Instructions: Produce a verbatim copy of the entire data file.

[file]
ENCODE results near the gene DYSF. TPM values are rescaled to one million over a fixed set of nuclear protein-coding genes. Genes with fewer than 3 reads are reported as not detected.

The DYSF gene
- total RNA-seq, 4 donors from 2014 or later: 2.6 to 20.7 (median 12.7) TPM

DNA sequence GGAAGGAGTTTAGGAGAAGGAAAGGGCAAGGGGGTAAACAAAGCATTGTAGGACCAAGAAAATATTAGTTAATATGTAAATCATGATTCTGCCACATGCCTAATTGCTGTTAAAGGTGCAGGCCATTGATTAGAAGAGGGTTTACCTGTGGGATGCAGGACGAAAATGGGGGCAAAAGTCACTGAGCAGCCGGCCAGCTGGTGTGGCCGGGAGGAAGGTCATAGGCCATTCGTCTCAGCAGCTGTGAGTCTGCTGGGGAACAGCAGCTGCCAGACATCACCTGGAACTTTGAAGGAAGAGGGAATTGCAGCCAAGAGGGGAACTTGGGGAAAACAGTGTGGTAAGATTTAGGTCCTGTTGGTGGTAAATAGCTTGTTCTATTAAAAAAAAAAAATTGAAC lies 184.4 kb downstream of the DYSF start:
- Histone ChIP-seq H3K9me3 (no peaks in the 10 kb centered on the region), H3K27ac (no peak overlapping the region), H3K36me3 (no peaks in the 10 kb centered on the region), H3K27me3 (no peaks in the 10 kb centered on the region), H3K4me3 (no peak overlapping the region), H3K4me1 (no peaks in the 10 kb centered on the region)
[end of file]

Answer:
ENCODE results near the gene DYSF. TPM values are rescaled to one million over a fixed set of nuclear protein-coding genes. Genes with fewer than 3 reads are reported as not detected.

The DYSF gene
- total RNA-seq, 4 donors from 2014 or later: 2.6 to 20.7 (median 12.7) TPM

DNA sequence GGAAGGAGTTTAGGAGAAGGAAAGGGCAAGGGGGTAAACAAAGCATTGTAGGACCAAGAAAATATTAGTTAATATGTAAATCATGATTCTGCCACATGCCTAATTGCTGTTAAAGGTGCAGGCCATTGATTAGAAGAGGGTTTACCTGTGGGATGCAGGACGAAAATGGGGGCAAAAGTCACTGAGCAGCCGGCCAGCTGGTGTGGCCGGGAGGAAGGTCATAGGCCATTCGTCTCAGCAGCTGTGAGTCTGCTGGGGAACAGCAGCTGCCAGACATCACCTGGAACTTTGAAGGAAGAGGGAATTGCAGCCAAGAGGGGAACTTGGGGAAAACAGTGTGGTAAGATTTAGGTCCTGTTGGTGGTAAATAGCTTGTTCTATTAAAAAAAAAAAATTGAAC lies 184.4 kb downstream of the DYSF start:
- Histone ChIP-seq H3K9me3 (no peaks in the 10 kb centered on the region), H3K27ac (no peak overlapping the region), H3K36me3 (no peaks in the 10 kb centered on the region), H3K27me3 (no peaks in the 10 kb centered on the region), H3K4me3 (no peak overlapping the region), H3K4me1 (no peaks in the 10 kb centered on the region)